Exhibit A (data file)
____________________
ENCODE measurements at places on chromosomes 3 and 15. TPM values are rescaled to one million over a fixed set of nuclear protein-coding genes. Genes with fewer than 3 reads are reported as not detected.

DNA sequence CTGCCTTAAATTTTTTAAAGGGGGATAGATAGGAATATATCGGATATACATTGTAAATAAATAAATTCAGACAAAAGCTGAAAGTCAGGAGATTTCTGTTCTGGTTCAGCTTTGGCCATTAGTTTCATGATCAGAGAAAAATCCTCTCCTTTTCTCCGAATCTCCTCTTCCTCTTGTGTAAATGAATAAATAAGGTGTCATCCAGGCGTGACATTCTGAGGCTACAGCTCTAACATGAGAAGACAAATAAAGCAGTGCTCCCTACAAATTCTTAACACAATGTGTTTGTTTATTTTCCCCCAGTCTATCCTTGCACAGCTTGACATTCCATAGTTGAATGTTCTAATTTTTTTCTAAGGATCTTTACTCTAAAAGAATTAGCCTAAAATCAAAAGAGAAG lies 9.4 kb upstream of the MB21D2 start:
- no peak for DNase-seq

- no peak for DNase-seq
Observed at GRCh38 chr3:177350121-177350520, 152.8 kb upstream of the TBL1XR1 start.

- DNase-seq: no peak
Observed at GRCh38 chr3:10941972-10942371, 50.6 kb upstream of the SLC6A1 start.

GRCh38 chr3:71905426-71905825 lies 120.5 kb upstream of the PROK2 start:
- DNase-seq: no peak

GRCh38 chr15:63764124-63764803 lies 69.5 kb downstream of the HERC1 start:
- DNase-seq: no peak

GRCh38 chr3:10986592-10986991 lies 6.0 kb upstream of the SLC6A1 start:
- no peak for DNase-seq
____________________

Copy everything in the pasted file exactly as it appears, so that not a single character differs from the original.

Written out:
ENCODE measurements at places on chromosomes 3 and 15. TPM values are rescaled to one million over a fixed set of nuclear protein-coding genes. Genes with fewer than 3 reads are reported as not detected.

DNA sequence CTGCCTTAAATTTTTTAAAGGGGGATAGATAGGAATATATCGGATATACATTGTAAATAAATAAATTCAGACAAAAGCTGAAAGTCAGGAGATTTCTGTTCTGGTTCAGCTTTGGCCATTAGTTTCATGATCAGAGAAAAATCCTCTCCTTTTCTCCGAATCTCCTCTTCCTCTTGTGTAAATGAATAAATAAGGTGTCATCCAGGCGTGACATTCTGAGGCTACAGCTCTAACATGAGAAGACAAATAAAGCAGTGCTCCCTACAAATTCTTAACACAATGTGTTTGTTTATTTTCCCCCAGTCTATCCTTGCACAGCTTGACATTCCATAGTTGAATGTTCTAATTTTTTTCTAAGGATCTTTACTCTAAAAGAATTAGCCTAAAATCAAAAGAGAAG lies 9.4 kb upstream of the MB21D2 start:
- no peak for DNase-seq

- no peak for DNase-seq
Observed at GRCh38 chr3:177350121-177350520, 152.8 kb upstream of the TBL1XR1 start.

- DNase-seq: no peak
Observed at GRCh38 chr3:10941972-10942371, 50.6 kb upstream of the SLC6A1 start.

GRCh38 chr3:71905426-71905825 lies 120.5 kb upstream of the PROK2 start:
- DNase-seq: no peak

GRCh38 chr15:63764124-63764803 lies 69.5 kb downstream of the HERC1 start:
- DNase-seq: no peak

GRCh38 chr3:10986592-10986991 lies 6.0 kb upstream of the SLC6A1 start:
- no peak for DNase-seq